Friday, May 23, 2008

Book Review: Where have all the Leaders gone?
Here is the Bullish Bear's first Book Review>>

Down to earth straight talk from Lee Iacocca, the man who brought the Ford Mustang and the Chrysler minivan to America.
Where have all the Leaders gone? is a candid and easy to follow guide to what leadership is all about.

His Nine Cs of Leadership: Curiosity, Creativity, Communication, Character, Courage, Conviction, Charisma, Competence and Common sense help support his argument. Through an analysis of the US Presidential candidates, he urges American voters to exercise their vote prudently in the upcoming elections.

He pays tribute to leaders who inspired him, starting with his dad, his first boss, and others along the way, highlighting the success they achieved through leadership by example.

Iacocca talks about the consequences of American Foreign Policy, including the disastrous War in Iraq, free trade, fair trade and trade barriers; encouraging US citizens to stand up and ask questions.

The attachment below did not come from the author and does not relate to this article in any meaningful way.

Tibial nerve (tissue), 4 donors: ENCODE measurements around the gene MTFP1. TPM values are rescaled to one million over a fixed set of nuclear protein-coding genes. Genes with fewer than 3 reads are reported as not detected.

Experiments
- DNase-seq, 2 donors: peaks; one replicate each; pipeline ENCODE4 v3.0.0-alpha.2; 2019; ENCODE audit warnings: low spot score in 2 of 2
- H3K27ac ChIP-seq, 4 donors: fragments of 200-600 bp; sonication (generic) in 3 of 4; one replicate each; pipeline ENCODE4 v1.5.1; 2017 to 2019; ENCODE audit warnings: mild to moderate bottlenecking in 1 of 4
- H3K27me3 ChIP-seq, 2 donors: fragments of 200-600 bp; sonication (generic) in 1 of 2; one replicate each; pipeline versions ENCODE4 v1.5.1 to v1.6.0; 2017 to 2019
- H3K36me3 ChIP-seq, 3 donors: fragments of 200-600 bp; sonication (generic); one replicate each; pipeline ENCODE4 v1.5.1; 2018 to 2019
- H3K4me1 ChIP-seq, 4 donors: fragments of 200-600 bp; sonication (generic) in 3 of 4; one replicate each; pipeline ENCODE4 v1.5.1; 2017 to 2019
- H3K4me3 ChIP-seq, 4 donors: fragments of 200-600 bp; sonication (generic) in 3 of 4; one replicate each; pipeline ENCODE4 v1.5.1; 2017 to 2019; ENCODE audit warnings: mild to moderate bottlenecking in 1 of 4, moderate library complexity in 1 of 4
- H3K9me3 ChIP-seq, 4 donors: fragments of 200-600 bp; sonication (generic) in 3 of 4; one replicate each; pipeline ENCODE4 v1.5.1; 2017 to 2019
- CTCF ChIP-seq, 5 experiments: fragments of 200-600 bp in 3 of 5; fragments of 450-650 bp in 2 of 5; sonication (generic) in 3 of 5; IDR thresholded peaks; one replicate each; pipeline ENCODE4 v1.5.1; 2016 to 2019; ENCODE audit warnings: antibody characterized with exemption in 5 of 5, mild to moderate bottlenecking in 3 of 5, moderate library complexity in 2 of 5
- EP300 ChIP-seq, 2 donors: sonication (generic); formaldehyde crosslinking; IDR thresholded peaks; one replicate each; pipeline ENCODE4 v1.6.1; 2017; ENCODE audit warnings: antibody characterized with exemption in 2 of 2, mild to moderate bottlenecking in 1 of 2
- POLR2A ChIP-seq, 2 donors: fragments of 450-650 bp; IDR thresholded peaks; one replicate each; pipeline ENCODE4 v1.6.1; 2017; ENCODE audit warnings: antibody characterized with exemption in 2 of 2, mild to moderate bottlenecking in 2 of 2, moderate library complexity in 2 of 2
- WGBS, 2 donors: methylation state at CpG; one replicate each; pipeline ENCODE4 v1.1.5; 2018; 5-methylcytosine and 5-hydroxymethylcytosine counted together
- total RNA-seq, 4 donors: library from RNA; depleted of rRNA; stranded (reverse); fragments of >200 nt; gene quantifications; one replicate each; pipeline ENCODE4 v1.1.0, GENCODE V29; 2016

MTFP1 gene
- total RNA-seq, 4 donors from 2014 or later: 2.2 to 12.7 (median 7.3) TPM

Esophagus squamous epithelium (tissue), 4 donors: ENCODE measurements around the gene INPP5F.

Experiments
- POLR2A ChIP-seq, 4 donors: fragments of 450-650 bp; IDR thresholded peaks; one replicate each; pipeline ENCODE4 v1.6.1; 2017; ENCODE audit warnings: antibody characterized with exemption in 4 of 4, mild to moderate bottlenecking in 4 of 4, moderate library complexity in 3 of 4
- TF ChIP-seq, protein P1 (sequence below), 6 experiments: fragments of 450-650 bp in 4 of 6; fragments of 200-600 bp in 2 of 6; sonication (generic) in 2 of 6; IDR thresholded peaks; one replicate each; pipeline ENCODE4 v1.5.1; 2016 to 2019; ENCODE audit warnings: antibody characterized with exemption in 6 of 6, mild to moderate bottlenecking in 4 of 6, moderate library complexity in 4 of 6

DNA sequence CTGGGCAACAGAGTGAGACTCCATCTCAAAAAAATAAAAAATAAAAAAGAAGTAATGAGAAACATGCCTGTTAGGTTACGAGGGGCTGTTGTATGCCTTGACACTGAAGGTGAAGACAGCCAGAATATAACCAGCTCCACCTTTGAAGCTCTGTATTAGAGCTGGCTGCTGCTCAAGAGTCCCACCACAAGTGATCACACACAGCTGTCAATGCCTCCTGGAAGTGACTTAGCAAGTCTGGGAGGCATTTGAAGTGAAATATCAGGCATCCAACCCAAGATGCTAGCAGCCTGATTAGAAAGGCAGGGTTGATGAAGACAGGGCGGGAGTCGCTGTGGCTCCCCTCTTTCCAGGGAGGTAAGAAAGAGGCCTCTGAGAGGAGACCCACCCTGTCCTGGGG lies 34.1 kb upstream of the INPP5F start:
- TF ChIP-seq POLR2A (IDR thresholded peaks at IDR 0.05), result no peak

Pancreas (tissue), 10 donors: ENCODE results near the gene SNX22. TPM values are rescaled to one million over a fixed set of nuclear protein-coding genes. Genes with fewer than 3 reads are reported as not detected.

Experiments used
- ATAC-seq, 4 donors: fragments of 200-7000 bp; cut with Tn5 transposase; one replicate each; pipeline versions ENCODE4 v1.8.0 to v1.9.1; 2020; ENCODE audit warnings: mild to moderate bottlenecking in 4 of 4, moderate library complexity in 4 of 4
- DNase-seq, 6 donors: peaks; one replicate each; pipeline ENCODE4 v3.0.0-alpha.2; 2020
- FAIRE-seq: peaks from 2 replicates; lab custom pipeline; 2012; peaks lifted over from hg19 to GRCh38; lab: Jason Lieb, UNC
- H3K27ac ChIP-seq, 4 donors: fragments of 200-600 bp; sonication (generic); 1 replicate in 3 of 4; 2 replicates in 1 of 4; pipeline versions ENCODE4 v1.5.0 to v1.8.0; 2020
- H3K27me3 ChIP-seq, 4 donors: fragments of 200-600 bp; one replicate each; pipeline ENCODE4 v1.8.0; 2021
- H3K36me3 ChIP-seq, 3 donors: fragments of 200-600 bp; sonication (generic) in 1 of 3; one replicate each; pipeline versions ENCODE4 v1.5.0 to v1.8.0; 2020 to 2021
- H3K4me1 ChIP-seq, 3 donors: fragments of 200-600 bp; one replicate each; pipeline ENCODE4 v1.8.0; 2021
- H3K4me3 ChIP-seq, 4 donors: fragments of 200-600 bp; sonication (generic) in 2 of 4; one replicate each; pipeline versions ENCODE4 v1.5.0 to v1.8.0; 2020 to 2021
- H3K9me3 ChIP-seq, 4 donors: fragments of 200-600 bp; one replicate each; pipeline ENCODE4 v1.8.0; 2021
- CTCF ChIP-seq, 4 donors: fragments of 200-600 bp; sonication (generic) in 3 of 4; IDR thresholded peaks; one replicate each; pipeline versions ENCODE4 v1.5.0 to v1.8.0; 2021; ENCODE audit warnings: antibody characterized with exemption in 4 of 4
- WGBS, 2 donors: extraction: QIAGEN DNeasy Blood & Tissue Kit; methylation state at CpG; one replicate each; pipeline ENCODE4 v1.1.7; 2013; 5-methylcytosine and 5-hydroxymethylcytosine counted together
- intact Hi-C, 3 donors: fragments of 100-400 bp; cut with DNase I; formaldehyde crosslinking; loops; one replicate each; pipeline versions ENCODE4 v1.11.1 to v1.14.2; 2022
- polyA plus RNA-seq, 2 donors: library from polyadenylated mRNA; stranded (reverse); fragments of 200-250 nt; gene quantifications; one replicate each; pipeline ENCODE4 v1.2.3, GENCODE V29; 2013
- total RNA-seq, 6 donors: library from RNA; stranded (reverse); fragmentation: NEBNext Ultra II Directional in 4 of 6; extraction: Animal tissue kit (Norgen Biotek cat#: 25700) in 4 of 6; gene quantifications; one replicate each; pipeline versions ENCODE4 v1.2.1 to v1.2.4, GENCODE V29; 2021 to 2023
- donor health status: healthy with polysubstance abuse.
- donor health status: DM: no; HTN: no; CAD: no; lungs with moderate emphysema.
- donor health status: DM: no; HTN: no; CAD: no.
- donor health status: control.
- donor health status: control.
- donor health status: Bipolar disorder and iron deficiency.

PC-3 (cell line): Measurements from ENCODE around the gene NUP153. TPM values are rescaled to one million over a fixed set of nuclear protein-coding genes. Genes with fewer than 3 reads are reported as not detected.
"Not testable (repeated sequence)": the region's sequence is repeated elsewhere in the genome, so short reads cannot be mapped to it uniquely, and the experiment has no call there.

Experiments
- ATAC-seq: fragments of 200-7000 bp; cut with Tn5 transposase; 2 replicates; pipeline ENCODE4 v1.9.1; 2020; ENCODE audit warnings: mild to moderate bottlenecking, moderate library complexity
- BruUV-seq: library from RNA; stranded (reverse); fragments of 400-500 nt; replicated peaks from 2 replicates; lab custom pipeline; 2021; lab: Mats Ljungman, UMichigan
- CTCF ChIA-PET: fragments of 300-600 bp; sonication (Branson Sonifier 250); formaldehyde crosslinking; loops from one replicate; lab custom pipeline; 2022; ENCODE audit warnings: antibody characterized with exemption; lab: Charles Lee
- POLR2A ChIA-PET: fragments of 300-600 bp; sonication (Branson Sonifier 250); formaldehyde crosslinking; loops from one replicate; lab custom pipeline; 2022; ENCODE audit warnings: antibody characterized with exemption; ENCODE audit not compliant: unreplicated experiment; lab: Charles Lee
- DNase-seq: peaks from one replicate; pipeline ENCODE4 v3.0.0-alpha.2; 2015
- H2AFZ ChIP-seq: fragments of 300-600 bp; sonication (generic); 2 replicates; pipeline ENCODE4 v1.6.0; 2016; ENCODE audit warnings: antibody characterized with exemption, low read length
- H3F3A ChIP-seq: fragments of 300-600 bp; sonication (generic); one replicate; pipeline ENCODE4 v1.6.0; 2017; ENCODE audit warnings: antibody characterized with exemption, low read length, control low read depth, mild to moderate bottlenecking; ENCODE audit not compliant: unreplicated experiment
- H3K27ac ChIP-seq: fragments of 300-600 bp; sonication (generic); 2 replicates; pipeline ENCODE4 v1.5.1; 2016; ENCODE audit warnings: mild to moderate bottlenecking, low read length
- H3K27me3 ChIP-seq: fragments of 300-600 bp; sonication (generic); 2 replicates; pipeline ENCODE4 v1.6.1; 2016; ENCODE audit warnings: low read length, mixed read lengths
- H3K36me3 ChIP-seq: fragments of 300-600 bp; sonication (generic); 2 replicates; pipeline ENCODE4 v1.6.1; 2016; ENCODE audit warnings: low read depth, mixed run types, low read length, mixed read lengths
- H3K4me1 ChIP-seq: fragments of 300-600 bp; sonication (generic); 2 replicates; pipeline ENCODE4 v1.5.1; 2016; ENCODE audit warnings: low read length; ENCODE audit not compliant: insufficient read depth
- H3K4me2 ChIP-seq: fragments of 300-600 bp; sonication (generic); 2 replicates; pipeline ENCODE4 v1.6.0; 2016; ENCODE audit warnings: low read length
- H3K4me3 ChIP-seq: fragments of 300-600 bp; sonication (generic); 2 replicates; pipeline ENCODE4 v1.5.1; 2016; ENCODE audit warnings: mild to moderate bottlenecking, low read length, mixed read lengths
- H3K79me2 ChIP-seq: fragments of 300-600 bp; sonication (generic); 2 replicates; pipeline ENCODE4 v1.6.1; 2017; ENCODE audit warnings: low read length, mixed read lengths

Here are some other issues he covers:

  • The real price of oil, not in dollar terms, but in terms of lives lost.

  • The US Trade deficit and America’s addiction to debt

  • The healthcare costs and the under funded pensions of the baby boomers.

  • America’s lawsuits for damages: that are killing creativity, increasing insurance costs and adding to the backlog of unsettled litigation.

  • America's middle class that is struggling in their pursuit of the American dream.

Discussing the problems of the US Auto Industry, he explains the impact of globalization, Japanese competition and the UAW. The Car Industry was once the “heart beat of America”, and Iacocca comes up with his ideas on turning around the automakers at Detroit. His views on mergers are clear: resist the urge to merge, citing the example of Daimler Chrysler.

Coming to renewing the ‘Trust in Corporate America’, he criticizes poorly performing companies paying out high bonuses to top executives while their pension funds continue to remain under funded, thus defeating the idea of attaining reward through hard work.

It is an inspiring book, clearly highlighting the need for “leaders” in times of crisis, whether it's the Automakers in Detroit or the US presidential elections; encouraging leaders to take a stand and be counted

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